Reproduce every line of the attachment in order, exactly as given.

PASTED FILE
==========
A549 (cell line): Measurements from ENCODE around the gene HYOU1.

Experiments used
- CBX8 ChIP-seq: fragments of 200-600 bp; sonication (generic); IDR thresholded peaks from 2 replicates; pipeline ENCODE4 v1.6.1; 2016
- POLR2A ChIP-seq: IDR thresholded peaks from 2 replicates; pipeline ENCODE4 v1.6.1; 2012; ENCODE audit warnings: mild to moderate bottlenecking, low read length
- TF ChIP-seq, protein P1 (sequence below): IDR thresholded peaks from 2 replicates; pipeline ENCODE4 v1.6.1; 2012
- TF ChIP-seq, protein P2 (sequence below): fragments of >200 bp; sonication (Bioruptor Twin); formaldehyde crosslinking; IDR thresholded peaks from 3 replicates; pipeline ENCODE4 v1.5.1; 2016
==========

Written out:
A549 (cell line): Measurements from ENCODE around the gene HYOU1.

Experiments used
- CBX8 ChIP-seq: fragments of 200-600 bp; sonication (generic); IDR thresholded peaks from 2 replicates; pipeline ENCODE4 v1.6.1; 2016
- POLR2A ChIP-seq: IDR thresholded peaks from 2 replicates; pipeline ENCODE4 v1.6.1; 2012; ENCODE audit warnings: mild to moderate bottlenecking, low read length
- TF ChIP-seq, protein P1 (sequence below): IDR thresholded peaks from 2 replicates; pipeline ENCODE4 v1.6.1; 2012
- TF ChIP-seq, protein P2 (sequence below): fragments of >200 bp; sonication (Bioruptor Twin); formaldehyde crosslinking; IDR thresholded peaks from 3 replicates; pipeline ENCODE4 v1.5.1; 2016